Overseas investors with property in Dubai or Ras Al Khaimah will be able to register their will in the emirates remotely for the first time.
The launch of a virtual registry is intended to give those with property or assets the piece of mind that there could be no dispute as to who would inherit their estate.
Sean Hird, director of the Dubai International Finance Centre's (DIFC) Wills and Probate Registry, said he expects thousands of non-Muslim expatriates to benefit from the service.
The move is the latest in a series of changes governing how expats and their family affairs are handled.
As The National has reported in recent months, systems to deal with divorce, marriage and wills outside of sharia-based family law are being rolled out.
“We are mindful of the fact that there are a lot of residents and maybe ex-residents here and also overseas investors who have maybe flown in and purchased an apartment and then flown out back to their home country," Mr Hird said.
“They are wondering what would happen to their property or financial assets if they pass away and they would have heard of our services but found it is not convenient for them.”
DIFC has had a specialised system allowing wills to be registered and dealt with outside of the public Dubai Courts system since 2015. About 3,000 people registered their wills.
In May, Abu Dhabi announced that a similar system would be rolled out across the emirate.
And last month Dubai expanded the DIFC system to Dubai Courts for non-Muslim expats.
DIFC's latest move will allow users to fill in an online template that does not require a lawyer and an online portal to register online.
“We wanted to make sure that we are meeting peoples’ needs and the needs of non-residents and overseas investors," Mr Hird said.
The system opened a few weeks ago and at the moment Mr Hird says that there are many dozens going through this process already.
“When we looked at the Dubai Land Department figures for last year you will see thousands of non-residents buying property here in Dubai, and of these thousands there will be many many thousands who are eligible to have their wills registered," he said.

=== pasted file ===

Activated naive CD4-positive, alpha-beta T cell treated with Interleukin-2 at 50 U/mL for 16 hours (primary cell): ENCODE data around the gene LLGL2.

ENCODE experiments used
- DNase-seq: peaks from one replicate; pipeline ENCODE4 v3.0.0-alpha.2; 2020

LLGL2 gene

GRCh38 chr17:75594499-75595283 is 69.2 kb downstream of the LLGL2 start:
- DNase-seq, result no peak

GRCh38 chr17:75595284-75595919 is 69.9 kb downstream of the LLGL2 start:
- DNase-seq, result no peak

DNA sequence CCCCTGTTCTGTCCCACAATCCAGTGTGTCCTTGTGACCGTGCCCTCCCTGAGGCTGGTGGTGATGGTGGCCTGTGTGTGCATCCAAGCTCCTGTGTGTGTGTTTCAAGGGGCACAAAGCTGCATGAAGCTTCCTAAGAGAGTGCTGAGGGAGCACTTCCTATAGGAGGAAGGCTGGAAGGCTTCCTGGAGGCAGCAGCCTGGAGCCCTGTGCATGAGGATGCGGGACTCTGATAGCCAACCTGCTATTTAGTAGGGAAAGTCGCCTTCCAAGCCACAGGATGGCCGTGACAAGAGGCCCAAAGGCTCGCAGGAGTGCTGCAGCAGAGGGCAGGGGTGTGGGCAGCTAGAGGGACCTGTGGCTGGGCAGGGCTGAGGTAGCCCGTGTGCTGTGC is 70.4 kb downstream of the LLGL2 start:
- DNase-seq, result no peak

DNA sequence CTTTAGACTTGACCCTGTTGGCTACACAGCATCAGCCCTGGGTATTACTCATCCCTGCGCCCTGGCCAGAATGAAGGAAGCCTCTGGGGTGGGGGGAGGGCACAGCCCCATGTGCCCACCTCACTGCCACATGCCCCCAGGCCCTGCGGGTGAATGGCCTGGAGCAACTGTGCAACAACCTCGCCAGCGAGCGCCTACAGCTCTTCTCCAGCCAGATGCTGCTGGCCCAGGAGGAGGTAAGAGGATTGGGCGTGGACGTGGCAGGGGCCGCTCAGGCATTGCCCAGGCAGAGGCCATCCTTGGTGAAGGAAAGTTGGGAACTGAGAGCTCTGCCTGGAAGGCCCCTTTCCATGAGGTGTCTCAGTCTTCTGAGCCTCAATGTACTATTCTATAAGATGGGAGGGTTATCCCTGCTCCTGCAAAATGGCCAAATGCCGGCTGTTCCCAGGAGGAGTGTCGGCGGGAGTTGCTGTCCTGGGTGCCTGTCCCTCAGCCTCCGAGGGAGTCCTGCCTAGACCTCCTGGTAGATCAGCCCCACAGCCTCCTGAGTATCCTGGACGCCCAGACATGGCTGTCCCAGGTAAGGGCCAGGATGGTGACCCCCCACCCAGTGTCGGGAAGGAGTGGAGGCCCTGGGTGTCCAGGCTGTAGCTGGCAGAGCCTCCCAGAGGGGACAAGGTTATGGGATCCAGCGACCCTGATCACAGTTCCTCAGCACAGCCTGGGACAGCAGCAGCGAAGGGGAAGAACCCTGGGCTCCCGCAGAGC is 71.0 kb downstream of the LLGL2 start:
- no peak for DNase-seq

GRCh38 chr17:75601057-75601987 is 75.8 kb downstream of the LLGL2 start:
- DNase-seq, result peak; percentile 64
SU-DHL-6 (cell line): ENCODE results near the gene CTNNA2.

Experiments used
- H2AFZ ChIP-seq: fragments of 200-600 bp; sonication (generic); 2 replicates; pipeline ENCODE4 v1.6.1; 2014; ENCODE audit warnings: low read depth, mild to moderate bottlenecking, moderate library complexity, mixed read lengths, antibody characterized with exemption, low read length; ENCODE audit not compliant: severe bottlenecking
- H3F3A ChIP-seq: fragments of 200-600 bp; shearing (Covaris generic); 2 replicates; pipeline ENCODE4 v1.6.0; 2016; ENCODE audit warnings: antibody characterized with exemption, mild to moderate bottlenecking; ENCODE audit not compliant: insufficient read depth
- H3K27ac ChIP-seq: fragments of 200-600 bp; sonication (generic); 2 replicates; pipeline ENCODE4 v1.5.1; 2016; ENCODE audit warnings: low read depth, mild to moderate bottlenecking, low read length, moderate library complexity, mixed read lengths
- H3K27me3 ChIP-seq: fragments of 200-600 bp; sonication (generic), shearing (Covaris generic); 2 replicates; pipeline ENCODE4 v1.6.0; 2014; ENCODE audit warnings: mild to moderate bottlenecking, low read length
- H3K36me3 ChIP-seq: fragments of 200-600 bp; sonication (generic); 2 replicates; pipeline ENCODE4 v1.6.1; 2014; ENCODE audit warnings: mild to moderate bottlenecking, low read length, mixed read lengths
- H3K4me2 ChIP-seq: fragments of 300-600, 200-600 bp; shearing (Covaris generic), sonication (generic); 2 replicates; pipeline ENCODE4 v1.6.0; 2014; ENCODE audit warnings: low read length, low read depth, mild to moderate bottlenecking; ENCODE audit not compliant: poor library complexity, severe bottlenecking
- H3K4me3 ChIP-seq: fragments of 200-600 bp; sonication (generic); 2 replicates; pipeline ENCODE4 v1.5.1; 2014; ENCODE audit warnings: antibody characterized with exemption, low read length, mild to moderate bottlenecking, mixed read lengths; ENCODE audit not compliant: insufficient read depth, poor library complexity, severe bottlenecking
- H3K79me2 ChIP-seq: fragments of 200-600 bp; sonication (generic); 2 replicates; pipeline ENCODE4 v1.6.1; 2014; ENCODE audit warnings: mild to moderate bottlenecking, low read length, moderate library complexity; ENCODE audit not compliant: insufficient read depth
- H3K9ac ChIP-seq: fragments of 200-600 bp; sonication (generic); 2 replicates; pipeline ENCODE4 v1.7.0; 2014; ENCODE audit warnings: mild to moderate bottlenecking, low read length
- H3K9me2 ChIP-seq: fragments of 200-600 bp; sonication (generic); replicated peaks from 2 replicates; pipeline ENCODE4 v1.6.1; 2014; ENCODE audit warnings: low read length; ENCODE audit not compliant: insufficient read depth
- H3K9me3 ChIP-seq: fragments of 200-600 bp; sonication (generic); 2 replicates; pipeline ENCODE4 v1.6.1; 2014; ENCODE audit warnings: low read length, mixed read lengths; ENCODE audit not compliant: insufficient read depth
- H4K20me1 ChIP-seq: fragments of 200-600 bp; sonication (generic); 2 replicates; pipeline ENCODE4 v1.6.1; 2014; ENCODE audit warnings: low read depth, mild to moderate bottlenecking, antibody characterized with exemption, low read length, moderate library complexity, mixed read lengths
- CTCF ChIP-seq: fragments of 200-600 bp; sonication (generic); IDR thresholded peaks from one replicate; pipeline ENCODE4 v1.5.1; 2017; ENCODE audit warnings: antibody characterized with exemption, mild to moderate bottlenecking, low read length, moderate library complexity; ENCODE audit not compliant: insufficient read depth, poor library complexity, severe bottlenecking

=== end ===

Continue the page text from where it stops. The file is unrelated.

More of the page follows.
“This reflects the sort of nature of people who want to use our service – that fly in fly out investor- the person say, from Mumbai who comes to Dubai and says 'I want to buy a few apartments as part of my global investment portfolio'.
"They come in, buy these apartments and go back to their home country."
Until now, the relatives of a resident who died having failed to register their will with DIFC would likely see sharia applied.
The court would likely immediately freeze the assets – including the end of service gratuity – of the deceased to ensure that all the heirs are contacted before the estate is distributed.
The process can be lengthy unexpected and unfamiliar for many residents.
The registry has also signed a partnership with VFS Global. VFS Global is offering protection through free, identity verification services for online will holders.
After completing an on-line will, overseas customers using the ‘Virtual Registry’ service can prevent future challenges to the Will through biometric and identity verification services provided by VFS Global.
The added protection gives customers the certain knowledge that their will cannot be disputed at a later date on the grounds that someone impersonated them at the time of signing.
“When we set up this virtual will registration service, enabling people from overseas to video link in our registry to get their wills registered, we were very conscious of the importance of identity," Mr Hird said.
"That indeed the person that was conferencing with us is indeed the person that purported to be.
"When we looked at cases in the UK and other places overseas where disputes arouse in relation to wills, one of the common causes of disputes was around identity, so we are conscious of that and want to make sure that the service that we provide did genuinely provide the reassurance that people are looking for."